3. For a book that explores so many aspects of human life, did you ever imagine that Shooting Water could be a limiting title? Because besides the obvious incidents and controversies you mention, I saw the book essentially as a journey of a young woman, her tumultous relationship with her mother, her inner urge to fight the demons of her past and reclaim her self-worth, her dejection at love...so many things. Also, considering that so many books are regularly being written on 'Making of a film', didn't you fear Shooting Water could be clubbed among them?
When I sat down to write the book I wrote three things in my notebook: Political, personal and cinematic. I always knew Shooting Water would be a balance of those three themes. My job was to weave them together. Also, I couldn't afford to worry about how someone might position a book by it's title. I spent my energy drawing the story I wished to tell, and hoping an adventurous reader would discover it for what it is on their own terms.
4. For the first time, your book reveals a side of your mother Deepa Mehta which the world had not known -- not just the fact that she was hassled due to the various controversies surrounding the film but also some of the intensely private moments from her life as a wife andmother. How comfortable were you doing that and similarly, was Deepa skeptical on that front?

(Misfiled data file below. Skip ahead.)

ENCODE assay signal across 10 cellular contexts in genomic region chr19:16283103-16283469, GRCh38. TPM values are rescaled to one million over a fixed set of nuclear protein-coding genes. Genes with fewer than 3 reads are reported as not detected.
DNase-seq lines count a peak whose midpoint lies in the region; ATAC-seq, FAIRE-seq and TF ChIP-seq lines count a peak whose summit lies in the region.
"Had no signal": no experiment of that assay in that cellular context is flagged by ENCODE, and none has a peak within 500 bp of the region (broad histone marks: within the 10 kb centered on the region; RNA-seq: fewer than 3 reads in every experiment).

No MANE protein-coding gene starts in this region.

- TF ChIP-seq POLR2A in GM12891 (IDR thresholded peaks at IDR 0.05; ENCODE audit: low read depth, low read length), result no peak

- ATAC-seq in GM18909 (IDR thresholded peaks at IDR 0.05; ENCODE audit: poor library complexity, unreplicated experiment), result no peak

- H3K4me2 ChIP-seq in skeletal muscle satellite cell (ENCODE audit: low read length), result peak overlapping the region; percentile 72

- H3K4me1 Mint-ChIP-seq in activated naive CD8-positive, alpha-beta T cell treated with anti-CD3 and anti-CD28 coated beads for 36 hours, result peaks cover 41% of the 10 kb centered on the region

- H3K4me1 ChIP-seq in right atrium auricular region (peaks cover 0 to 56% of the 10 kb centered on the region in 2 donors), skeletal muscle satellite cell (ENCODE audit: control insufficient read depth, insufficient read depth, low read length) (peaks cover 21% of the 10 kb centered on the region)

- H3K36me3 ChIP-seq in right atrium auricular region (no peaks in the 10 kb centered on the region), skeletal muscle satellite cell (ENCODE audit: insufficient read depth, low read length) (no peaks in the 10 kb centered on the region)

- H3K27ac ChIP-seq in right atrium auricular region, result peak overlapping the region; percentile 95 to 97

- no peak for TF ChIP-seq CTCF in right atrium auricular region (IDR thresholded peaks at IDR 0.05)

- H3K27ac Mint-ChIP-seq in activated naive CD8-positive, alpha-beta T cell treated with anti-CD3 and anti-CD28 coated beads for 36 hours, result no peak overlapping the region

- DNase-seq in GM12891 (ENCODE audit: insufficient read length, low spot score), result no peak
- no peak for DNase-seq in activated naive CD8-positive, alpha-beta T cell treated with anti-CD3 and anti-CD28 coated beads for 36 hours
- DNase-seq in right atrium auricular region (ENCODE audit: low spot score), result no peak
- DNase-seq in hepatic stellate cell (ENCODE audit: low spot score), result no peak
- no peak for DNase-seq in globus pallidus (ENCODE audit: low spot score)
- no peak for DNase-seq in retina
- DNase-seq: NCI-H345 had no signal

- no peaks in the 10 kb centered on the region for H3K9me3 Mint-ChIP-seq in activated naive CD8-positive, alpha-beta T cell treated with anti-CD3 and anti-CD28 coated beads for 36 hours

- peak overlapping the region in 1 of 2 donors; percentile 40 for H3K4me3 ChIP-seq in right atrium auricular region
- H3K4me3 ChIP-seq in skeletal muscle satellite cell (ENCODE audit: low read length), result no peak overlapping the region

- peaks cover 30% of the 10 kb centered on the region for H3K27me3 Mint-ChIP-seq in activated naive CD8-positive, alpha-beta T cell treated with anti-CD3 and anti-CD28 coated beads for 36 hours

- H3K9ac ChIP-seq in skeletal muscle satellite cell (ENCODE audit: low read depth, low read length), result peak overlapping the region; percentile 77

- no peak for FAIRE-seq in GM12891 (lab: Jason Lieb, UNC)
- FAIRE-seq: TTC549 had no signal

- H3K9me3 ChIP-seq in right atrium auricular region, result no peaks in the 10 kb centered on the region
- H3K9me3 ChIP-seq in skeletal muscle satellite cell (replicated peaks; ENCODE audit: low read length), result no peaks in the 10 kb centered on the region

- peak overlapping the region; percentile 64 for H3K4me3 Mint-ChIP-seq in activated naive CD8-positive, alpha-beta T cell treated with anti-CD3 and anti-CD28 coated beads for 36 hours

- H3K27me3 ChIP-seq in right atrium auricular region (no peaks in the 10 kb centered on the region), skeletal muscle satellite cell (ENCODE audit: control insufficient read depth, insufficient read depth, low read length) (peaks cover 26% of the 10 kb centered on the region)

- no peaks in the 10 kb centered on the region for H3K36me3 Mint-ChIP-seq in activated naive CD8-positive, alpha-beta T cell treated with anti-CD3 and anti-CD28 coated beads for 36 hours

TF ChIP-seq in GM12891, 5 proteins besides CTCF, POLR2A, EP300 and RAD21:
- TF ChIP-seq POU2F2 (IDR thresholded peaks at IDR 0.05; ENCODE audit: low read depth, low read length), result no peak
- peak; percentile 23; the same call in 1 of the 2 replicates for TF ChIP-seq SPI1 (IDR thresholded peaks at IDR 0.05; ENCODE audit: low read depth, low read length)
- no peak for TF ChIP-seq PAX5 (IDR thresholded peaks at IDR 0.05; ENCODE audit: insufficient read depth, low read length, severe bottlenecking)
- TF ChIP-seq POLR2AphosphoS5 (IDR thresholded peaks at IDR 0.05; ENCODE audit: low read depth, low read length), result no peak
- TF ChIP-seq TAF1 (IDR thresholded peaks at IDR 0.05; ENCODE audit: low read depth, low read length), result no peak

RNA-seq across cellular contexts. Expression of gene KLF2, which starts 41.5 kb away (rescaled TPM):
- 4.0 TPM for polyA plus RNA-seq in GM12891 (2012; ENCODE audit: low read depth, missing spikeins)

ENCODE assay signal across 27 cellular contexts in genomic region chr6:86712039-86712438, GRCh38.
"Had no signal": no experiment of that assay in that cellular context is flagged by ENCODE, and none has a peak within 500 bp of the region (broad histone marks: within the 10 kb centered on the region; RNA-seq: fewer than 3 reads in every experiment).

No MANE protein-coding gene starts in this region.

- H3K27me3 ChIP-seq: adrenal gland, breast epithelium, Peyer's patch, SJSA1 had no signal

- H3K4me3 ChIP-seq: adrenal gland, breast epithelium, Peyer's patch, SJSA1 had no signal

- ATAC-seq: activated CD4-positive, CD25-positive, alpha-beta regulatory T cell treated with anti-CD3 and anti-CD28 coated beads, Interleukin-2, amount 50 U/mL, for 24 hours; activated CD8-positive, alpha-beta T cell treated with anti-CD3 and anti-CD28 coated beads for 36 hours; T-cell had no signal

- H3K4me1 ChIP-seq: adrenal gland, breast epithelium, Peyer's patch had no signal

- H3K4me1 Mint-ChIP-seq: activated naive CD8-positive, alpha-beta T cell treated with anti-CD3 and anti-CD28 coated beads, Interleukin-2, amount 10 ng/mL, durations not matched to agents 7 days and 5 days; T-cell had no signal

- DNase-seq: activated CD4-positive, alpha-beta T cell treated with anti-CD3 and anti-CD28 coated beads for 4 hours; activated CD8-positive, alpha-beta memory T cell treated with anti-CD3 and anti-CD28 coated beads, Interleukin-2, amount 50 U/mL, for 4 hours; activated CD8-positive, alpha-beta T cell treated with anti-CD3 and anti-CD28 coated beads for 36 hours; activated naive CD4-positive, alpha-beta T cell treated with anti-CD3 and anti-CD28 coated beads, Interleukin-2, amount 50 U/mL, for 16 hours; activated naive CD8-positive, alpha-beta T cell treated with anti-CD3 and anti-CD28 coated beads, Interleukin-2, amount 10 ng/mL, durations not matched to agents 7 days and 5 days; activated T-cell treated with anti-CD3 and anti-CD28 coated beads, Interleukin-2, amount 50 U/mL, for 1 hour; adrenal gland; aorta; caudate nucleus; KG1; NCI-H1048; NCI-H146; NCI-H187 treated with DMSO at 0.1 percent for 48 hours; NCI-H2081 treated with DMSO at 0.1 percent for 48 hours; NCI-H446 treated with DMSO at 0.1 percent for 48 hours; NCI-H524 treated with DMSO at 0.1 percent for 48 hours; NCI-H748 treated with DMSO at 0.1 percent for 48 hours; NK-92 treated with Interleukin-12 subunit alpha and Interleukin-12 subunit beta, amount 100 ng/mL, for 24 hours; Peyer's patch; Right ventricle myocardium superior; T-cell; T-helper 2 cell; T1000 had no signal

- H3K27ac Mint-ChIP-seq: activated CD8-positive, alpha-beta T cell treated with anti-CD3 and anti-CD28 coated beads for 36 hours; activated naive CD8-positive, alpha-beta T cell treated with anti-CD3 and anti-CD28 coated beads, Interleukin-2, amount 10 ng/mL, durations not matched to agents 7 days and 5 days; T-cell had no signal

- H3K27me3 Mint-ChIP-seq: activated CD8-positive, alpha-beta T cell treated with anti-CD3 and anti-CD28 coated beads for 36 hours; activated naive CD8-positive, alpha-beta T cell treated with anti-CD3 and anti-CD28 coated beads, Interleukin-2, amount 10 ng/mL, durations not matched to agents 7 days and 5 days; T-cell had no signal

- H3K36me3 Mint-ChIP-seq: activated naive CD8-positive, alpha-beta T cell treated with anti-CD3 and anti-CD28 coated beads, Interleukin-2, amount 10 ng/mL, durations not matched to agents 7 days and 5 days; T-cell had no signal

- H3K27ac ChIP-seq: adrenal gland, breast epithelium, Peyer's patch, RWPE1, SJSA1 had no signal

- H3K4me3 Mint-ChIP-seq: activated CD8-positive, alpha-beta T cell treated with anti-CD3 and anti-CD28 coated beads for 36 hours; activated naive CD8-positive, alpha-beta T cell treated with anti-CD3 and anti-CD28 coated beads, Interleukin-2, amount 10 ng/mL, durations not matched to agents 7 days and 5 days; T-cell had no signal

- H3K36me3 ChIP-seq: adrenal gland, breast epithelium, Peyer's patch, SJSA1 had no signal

The beautiful thing about writing the book was that both of my parents were very supportive of it. I am grateful for their strength dealing with the rawer elements of the narrative, but I think they knew that the book was more than just a personal tale, which helped balance it out. Also, my mom and I enjoy a great creative relationship. I'm her first reader for her scripts and she's my first reader for articles and manuscripts.
5. You mention Anurag Kashyap in your book quite a few times. Did he read Shooting Water and tell you what he thought of it? Also, what do make of him as a filmmaker?